Caring for people in the community with persistent and disabling mental illnesses presents a major challenge to government, planners and mental health professionals. The success with which mentally disabled people are integrated into community life says much about the society in which we live. This article describes the experience of the Greater Vancouver Mental Health Service Society in offering community-based mental health services to persons with schizophrenia and other major mental disorders over the past 20 years. The key to its success lies in a decentralized, relatively non hierarchical organizational structure which allows committed and skilled multidisciplinary teams to work with patients and their families in their community. The resulting services are fully integrated within the fabric of the community and are responsive to local needs. Partnerships among professionals, patients, families and community agencies result in work that is creative, productive and effective.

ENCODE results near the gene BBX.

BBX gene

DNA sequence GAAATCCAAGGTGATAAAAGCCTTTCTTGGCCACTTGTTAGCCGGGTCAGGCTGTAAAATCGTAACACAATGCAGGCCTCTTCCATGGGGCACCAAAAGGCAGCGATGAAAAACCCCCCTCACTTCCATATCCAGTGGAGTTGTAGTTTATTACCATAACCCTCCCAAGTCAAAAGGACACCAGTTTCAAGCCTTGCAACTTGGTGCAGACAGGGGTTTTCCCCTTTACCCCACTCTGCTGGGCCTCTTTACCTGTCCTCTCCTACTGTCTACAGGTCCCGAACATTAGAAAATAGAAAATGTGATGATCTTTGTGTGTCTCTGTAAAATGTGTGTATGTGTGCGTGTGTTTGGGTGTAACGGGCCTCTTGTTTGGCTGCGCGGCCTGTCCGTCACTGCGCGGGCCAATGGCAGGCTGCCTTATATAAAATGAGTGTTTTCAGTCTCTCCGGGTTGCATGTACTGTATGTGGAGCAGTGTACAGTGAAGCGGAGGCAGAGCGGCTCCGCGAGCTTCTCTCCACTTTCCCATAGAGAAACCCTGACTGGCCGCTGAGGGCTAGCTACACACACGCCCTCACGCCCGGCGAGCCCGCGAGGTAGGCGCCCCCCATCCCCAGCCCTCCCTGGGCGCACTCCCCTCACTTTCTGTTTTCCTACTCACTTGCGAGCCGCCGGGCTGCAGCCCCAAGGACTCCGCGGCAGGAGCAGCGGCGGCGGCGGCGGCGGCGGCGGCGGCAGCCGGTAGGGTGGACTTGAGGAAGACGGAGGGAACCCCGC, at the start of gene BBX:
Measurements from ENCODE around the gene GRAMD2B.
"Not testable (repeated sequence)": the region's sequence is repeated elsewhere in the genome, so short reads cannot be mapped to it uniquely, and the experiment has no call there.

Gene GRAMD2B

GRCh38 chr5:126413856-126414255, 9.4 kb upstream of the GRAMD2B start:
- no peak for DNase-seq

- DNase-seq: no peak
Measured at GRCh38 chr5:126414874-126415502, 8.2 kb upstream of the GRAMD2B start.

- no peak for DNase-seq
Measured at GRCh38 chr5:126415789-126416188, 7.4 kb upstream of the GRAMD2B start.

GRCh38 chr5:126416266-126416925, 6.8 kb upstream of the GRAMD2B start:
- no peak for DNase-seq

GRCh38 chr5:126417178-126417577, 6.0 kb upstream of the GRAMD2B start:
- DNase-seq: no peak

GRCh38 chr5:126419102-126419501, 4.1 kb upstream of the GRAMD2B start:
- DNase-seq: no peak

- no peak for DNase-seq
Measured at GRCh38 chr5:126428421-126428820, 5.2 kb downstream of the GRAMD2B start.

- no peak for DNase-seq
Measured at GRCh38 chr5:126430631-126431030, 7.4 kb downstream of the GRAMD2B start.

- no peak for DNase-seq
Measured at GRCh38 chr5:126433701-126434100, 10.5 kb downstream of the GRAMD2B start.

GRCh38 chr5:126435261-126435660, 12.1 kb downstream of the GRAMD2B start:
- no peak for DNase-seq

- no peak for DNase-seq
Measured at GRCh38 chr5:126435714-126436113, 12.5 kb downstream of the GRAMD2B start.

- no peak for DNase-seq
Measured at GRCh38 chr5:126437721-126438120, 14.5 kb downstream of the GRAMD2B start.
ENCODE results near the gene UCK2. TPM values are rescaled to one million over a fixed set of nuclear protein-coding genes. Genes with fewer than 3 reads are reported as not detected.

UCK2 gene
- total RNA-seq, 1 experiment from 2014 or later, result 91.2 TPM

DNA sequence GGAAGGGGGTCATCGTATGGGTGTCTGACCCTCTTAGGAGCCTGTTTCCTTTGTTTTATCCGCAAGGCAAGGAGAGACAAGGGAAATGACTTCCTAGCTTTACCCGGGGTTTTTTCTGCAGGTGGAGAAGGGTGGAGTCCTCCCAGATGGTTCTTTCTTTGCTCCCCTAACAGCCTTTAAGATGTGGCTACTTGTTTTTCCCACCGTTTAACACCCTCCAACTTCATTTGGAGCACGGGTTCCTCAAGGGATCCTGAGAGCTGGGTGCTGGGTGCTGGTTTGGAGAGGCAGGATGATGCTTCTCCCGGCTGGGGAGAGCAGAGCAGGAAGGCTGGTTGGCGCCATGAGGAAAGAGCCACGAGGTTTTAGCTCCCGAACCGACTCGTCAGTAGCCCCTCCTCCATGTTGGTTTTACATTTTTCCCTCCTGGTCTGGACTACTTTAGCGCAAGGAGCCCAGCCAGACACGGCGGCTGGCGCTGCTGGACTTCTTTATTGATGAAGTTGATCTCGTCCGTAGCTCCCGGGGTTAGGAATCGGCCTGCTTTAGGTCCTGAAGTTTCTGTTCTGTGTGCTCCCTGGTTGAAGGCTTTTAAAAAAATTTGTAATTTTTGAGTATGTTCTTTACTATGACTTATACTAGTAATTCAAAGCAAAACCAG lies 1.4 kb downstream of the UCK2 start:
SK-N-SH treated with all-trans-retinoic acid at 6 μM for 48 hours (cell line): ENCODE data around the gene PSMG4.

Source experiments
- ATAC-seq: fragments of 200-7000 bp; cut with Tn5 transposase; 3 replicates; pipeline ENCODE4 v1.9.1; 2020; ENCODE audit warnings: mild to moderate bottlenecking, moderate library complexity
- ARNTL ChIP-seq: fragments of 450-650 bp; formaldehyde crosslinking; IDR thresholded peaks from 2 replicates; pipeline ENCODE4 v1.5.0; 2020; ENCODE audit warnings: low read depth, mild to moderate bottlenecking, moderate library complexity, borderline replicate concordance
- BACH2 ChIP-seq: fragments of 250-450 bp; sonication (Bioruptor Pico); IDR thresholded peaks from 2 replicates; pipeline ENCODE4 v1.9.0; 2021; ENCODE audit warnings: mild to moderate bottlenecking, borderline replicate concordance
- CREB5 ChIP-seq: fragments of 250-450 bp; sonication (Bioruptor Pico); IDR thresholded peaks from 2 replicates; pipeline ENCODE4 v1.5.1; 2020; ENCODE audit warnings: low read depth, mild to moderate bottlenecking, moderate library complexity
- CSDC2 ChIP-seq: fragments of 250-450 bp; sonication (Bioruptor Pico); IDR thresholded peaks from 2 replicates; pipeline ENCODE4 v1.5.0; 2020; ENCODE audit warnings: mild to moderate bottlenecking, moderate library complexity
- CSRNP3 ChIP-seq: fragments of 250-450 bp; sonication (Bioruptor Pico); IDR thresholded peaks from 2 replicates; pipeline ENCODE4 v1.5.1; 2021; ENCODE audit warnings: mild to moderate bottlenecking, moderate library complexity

In the health care services, children's rights to participate in all matters that concern them are considered important. However, in practice this can be challenging with young children. In My Shoes (IMS) is a computer-assisted interview tool developed to help children talk about their experiences. The aim of the study was to evaluate the IMS' ability to elicit pre-schoolers' subjective experiences and accurate accounts of a routine health visit as well as the children's engagement in the interview process.
Interviews were conducted with 23 children aged 4-5?years, 2-4?weeks after their health visit. The interviews were transcribed verbatim and analysed using a method inspired by Content Analysis to evaluate IMS's ability to elicit accounts about subjective experiences. Accurate accounts were assessed by comparing the transcribed interviews with the filmed visits at the child health centre. The children's engagement was defined by the completion and length of the interviews, and the children's interaction with the software.
All children gave accounts about their subjective experiences, such as their emotional state during the visit, available toys or rewards they received. All children related to the correct event, they all named at least one person who was present and 87% correctly named at least one examination procedure. The majority of children (91%) completed the interview, which lasted 17-39?min (M?=?24), and 96% interacted with the IMS software.
IMS was feasible to help children describe their health care experiences, in both detail and depth. The children interacted with the software and maintained their interest for an extended period of time.